Perpetual under investment in the school estate has left a crumbling legacy

By Hayley Dunn, ASCL Business Leadership Specialist

The government’s school rebuilding programme (SRP) will see 500 blocks or buildings being rebuilt and of course this is very welcome. However, the perpetual underinvestment in the school estate has left some children learning in crumbling legacy buildings with leaking roofs and inefficient heating systems that are costly to run, which is less than ideal in a world of rising energy prices. 

The schools in the next phase of the rebuilding programme will be required to meet higher sustainable building standards. As they should be. However, it is quite absurd that there is not a more ambitious plan to replace buildings that are, at best, unfit for purpose. A significant injection of capital investment alongside support for schools is a must in order to ensure the education sector can meet the government’s climate change target of being carbon net zero by 2050. 

It is good that new builds will be built to a better standard of energy efficiency and lower carbon emissions, essentially carbon net zero in operation. Nevertheless, we have a very long way to go to upgrade the whole of the existing estate. 

We have inequitable access when it comes to the quality and safety of learning environments. Most children and young people living in England learn in a traditional school environment but there are vast differences in the facilities available. Our young people want to tackle climate change and they deserve better. The physical environment matters.

What is the scale of the problem?
The Department for Education’s (DfE) Condition of School Buildings Survey in May 2021 (based on data from 2017 – 2019) found that it would cost £11.4 billion to repair or replace all defective elements in the school estate. 

The highest need area is electrics (needing £2.5 billion), followed by items such as boilers and pipework, and then external walls, windows, doors, and roofs (needing £1.5 billion). It is completely unacceptable that children and staff are working in learning environments that are not of a satisfactory condition, and not a conducive environment for education, a fundamental point that we have outlined in responses to government consultations.

Alongside the gap in capital funding to repair and replace the failing fabric of the school estate are the ongoing costs for routine maintenance, which are considerable. Schools are seeking more sustainable options and the invest-to-save model is the right approach, but you need to have the funds to invest.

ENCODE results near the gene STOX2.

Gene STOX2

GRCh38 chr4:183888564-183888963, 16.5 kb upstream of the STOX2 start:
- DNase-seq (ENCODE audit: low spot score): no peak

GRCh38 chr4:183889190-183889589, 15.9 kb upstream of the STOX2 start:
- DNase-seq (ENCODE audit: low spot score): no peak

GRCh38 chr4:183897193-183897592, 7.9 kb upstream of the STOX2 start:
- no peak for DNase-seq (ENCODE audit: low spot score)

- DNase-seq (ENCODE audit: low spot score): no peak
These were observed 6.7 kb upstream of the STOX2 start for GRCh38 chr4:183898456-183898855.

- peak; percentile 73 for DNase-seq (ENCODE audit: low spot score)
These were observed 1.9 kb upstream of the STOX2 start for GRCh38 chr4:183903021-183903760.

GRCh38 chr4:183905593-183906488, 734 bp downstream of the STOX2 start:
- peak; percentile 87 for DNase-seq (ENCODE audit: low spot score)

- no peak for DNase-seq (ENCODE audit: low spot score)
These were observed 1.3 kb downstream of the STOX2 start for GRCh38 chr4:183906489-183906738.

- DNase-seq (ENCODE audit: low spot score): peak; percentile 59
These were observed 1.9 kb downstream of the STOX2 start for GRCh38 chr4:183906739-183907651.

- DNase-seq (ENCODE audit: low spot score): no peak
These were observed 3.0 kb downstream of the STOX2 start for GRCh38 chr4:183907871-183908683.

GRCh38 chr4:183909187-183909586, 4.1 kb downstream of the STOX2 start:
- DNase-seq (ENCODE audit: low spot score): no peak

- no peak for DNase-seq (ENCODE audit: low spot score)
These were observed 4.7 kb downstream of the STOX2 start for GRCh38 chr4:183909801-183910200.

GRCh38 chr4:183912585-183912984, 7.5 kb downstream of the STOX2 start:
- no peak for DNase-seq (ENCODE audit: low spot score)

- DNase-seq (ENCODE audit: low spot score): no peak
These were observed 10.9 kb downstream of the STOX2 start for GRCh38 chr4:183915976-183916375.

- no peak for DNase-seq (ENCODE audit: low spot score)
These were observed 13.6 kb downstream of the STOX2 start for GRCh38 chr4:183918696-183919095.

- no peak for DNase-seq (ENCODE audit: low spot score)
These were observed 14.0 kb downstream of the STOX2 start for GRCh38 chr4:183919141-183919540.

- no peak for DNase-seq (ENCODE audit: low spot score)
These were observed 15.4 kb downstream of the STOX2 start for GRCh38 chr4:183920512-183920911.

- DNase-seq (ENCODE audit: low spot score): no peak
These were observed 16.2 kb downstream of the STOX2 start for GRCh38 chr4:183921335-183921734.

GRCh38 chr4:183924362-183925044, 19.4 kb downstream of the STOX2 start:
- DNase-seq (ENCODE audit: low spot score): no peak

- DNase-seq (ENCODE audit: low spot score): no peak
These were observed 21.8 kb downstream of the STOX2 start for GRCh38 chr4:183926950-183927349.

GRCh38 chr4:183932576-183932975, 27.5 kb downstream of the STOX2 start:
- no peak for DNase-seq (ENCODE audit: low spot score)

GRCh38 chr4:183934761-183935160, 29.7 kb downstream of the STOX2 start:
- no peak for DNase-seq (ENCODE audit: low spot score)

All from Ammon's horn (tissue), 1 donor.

The government has tried short-term, low-cost quick fixes, including CO2 monitors and air cleaning units, distributed at pace but with questionable success. They need to ensure that any new or revised policy requirements which will incur material levels of expenditure must be fully funded and not come from existing school budgets. This includes covering the cost of infrastructure changes, upgrades and replacement.

The government must know about these issues because the DfE asked for evidence in a recent weekly update from the Education and Skills Funding Agency, providing a form and asking where there are known significant structural issues with school estate buildings, that responsible bodies provide further information.

What is the definition of a structural issue?
You’ll have an understanding of what this means, however for clarity, the DfE has described a structural issue as a significant adverse change in the condition of a building’s structure, for example, footings, foundations, structural portions of load-bearing walls, structural floors and subfloors, primary roof structure, elevator shafts, and structural columns and beams, that may cause risks to safety and/or full or partial closure of a building.

Have you heard of RAAC?
If not, you need to be aware that an issue schools are grappling with currently is reinforced autoclaved aerated concrete (RAAC).  RAAC is a relatively new building material, and although there are advantages, the disadvantages include RAAC’s low compressive strength compared to traditional concrete (and therefore unsuitable for some types of construction), together with its susceptibility to water damage.
The DfE issued responsible bodies with a questionnaire to understand their awareness of RAAC. They also published non-statutory guidance on 14 December 2022 following issues in schools containing the material. RAAC panels may be present in floors, walls and roofs in education settings. They advise responsible bodies to seek specialist advice to assess it and develop management plans. Is it just me or is this starting to sound similar to the way asbestos is managed in schools?

We know the issues. We know the cost. So does the government. When will they take heed and put a proper long-term plan in place? They must stop kicking the issues down the line, leaving it to political will and fragmented vanity projects.

Hayley Dunn is ASCL Business Leadership Specialist

Posted: 11/01/2023 13:42:55